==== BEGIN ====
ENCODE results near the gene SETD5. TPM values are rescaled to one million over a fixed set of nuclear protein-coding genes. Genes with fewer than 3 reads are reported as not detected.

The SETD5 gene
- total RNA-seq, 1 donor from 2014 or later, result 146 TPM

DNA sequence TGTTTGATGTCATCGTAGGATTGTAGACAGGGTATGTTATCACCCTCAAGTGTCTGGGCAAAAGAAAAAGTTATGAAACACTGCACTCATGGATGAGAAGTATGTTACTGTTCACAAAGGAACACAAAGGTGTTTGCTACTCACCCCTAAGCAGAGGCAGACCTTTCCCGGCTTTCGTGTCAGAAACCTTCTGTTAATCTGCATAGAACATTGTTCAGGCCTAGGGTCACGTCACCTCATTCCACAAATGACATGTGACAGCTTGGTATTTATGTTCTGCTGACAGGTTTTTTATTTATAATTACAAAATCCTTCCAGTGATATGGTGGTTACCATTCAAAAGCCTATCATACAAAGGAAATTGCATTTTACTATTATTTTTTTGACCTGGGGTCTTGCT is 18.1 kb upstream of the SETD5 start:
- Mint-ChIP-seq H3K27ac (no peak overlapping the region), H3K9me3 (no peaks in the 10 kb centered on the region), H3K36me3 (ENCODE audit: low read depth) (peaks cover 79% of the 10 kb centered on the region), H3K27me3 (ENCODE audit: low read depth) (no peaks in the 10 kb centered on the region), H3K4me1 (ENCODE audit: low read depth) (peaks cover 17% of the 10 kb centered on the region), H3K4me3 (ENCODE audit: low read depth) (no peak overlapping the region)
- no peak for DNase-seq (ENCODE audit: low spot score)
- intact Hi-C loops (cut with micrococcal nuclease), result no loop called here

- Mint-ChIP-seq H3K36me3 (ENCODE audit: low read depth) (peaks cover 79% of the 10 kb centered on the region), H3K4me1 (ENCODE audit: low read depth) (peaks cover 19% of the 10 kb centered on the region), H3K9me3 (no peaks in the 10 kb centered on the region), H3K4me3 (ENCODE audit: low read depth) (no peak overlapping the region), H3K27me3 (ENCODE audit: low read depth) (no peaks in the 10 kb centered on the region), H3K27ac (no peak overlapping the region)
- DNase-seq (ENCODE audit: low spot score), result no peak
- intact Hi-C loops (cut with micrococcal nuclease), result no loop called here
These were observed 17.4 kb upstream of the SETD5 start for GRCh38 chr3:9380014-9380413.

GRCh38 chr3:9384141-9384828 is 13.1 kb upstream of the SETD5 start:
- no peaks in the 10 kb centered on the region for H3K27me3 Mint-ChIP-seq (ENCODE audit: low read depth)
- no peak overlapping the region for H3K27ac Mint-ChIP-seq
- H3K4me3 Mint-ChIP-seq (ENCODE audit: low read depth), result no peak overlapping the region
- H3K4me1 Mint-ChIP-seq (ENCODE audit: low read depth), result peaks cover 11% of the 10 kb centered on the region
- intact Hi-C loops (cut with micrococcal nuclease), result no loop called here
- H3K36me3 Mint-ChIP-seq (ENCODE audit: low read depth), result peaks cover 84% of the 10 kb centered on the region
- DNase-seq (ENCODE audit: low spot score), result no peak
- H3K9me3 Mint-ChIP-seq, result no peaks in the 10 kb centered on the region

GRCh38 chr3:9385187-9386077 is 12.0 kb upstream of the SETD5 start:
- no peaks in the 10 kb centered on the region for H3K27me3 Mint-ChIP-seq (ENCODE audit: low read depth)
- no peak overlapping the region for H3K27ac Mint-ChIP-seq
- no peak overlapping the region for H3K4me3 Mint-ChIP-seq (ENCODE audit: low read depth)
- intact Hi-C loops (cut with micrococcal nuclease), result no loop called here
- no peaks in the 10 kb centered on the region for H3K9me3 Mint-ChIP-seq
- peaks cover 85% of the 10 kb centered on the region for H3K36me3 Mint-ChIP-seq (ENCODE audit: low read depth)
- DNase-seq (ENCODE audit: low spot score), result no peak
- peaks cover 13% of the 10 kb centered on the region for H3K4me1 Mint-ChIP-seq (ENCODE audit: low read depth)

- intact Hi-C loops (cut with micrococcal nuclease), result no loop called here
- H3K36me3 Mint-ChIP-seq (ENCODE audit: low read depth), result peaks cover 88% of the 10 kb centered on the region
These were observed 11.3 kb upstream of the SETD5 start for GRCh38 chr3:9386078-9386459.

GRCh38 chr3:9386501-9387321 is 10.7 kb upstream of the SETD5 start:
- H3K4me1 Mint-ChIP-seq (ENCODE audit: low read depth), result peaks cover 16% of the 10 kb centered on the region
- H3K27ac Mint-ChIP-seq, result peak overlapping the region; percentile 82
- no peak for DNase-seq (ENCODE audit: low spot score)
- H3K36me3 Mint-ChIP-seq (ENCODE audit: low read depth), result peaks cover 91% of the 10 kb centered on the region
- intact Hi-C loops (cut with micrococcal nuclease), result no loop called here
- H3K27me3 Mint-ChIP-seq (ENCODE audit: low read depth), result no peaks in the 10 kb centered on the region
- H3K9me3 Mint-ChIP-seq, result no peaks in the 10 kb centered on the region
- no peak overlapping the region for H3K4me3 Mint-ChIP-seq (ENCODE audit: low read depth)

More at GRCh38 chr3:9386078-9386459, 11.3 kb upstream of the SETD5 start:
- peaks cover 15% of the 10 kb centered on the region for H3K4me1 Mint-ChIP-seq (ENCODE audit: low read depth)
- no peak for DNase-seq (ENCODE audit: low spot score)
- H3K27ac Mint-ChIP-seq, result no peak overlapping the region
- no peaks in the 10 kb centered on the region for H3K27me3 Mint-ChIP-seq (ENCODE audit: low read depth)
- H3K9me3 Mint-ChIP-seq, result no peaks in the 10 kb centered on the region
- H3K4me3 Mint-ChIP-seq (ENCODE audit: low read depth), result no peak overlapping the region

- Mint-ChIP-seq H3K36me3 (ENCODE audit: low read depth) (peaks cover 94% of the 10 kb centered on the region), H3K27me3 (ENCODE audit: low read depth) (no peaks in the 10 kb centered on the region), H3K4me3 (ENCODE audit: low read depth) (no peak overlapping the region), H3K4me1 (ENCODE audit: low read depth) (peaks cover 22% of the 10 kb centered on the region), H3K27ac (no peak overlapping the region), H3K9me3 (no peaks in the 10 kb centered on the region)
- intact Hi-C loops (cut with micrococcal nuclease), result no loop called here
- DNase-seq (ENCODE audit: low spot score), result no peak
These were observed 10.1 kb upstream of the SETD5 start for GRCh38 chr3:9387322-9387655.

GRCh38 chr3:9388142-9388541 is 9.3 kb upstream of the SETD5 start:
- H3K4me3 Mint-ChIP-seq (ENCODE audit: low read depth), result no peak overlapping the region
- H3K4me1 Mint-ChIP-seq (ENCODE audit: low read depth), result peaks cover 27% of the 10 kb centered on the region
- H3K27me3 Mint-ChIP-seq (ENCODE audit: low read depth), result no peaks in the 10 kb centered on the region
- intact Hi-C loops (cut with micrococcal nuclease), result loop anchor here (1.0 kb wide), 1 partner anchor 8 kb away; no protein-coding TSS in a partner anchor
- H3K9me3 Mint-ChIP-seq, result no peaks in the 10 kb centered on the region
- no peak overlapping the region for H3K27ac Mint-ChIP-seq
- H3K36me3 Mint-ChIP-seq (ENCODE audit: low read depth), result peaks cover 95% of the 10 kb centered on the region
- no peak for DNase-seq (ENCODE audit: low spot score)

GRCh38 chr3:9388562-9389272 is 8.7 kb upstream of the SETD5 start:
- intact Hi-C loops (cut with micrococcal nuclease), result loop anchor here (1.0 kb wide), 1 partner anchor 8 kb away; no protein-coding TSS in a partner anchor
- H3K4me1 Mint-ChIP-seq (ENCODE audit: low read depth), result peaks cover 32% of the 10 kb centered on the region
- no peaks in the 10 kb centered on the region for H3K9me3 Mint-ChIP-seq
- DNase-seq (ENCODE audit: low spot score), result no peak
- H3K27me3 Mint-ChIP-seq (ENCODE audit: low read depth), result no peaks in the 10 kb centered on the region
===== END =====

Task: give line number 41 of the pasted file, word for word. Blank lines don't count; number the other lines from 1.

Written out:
- no peak overlapping the region for H3K4me3 Mint-ChIP-seq (ENCODE audit: low read depth)